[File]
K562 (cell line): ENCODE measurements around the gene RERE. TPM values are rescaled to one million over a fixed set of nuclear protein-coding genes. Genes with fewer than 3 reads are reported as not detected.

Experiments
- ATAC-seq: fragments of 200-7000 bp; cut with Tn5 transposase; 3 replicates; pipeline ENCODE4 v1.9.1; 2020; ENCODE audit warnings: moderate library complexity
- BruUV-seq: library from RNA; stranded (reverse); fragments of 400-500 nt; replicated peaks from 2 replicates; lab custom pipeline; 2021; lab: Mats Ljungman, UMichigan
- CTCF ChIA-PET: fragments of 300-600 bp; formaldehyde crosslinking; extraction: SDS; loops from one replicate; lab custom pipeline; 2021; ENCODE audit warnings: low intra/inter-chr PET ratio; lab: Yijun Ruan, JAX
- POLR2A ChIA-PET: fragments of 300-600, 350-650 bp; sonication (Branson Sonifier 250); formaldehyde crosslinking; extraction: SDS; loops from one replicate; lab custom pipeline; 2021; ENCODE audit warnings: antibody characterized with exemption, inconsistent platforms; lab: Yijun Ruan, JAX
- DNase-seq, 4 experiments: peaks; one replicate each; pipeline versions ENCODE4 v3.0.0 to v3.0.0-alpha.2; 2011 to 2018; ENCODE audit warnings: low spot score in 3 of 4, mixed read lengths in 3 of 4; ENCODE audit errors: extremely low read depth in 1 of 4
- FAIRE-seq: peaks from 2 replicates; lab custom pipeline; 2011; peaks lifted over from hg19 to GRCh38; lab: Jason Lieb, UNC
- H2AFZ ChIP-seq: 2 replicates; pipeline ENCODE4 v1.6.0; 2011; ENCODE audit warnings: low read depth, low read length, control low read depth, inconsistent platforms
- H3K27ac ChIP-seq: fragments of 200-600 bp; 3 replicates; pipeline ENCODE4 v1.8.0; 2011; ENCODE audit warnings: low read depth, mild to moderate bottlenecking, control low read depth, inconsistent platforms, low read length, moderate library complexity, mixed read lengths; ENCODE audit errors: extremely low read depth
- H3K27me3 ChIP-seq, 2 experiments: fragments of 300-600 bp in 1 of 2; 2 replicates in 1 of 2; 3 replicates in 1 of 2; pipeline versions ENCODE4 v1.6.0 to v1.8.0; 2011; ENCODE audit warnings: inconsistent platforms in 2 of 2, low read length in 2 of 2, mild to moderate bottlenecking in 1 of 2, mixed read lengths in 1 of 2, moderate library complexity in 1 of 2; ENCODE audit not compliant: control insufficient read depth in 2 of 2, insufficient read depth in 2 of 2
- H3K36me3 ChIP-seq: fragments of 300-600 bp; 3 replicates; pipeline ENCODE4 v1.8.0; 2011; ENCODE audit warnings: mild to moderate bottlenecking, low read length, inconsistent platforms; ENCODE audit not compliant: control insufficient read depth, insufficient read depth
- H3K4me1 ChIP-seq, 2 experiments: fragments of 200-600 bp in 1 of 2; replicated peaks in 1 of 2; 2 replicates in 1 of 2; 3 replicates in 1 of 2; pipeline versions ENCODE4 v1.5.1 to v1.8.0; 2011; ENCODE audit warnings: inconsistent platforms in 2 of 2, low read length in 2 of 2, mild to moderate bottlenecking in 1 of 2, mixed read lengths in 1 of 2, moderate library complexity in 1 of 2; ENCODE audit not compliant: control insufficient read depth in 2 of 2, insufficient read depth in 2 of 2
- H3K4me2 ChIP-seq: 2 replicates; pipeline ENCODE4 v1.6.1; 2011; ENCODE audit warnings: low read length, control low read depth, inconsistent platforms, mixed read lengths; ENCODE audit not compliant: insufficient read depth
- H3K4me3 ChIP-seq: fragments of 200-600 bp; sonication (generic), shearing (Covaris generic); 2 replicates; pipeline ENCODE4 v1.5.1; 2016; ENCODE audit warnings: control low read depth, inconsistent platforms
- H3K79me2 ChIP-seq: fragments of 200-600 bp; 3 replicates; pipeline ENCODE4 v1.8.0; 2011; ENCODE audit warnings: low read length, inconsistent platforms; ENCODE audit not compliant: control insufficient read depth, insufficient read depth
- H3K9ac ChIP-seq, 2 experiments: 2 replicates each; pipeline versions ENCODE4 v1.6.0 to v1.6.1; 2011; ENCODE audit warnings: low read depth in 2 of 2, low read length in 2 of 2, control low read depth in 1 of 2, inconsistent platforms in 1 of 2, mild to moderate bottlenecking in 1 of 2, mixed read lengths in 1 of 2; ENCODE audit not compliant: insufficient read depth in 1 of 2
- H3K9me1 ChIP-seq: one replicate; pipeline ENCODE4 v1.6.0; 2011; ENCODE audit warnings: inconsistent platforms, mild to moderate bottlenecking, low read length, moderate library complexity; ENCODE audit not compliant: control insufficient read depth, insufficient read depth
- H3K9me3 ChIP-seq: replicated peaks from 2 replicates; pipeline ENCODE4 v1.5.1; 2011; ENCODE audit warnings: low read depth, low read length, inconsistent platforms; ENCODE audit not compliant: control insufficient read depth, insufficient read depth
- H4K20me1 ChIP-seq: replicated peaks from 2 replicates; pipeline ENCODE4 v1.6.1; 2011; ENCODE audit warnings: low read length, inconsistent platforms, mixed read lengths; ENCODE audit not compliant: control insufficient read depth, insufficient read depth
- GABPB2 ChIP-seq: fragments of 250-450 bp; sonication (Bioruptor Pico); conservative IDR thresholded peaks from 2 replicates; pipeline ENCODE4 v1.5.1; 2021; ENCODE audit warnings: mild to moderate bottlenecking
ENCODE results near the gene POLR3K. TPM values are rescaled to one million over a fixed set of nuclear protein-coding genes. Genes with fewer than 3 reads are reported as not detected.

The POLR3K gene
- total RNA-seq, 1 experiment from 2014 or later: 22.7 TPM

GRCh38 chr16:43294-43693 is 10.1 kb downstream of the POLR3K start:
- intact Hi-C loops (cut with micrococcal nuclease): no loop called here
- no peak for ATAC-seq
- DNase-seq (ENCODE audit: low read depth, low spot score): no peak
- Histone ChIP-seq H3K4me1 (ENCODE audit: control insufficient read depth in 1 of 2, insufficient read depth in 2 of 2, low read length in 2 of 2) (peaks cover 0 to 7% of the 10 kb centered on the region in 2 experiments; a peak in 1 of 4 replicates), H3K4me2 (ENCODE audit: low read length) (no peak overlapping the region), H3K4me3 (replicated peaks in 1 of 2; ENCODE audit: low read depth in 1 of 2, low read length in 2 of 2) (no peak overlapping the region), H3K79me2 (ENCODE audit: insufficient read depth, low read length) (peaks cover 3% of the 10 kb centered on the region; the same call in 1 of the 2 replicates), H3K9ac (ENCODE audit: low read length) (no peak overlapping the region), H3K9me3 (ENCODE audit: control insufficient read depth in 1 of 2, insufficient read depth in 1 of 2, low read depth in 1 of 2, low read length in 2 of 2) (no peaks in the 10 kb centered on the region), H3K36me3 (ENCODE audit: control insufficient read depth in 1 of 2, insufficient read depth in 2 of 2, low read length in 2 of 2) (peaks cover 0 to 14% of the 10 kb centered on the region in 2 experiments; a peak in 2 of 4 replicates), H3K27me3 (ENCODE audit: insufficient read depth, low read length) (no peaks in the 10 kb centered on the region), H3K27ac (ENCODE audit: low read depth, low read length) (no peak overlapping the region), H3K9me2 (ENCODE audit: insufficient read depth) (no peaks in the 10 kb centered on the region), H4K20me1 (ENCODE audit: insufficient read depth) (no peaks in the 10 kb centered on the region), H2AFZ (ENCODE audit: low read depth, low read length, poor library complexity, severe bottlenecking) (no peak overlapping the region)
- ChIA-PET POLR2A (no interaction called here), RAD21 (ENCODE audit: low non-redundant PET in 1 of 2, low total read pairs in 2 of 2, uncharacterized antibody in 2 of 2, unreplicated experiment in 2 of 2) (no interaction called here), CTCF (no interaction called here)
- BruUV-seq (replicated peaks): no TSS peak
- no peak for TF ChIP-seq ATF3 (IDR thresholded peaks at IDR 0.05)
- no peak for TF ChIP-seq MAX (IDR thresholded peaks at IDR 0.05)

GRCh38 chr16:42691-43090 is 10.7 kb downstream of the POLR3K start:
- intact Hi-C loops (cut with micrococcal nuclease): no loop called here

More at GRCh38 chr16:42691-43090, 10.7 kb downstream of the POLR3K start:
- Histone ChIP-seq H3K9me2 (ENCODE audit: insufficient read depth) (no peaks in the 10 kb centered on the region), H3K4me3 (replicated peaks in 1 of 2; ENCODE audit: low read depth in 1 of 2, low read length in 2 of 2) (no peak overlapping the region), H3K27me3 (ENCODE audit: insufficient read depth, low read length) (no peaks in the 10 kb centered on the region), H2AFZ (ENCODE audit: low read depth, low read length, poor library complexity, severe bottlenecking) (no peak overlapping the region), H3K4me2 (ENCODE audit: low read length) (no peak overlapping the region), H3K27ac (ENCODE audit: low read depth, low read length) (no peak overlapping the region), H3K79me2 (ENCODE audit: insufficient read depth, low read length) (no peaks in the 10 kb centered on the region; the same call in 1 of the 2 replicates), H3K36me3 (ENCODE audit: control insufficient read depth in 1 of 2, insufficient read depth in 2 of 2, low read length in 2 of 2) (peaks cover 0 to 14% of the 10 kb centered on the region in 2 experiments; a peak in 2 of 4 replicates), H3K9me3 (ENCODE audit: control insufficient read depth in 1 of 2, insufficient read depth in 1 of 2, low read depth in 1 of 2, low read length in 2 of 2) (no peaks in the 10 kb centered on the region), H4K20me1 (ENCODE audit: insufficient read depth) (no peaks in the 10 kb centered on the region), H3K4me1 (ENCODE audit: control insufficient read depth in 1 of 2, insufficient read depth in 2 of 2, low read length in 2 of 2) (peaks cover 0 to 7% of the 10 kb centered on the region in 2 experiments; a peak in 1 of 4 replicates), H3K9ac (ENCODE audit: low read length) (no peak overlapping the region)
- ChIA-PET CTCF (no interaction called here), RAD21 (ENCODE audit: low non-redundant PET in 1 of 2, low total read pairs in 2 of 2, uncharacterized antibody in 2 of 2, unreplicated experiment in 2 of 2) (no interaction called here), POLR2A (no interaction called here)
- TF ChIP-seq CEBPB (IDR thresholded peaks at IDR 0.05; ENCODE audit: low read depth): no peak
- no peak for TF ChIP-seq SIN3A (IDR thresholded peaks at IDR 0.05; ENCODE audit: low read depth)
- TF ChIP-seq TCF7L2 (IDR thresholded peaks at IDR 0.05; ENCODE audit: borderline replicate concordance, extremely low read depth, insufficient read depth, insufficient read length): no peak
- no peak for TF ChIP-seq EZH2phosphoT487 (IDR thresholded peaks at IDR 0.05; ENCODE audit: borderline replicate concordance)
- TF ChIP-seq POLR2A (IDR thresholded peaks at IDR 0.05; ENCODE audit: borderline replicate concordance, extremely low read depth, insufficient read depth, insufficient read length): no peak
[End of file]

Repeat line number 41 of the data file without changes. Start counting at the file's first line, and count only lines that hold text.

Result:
- TF ChIP-seq TCF7L2 (IDR thresholded peaks at IDR 0.05; ENCODE audit: borderline replicate concordance, extremely low read depth, insufficient read depth, insufficient read length): no peak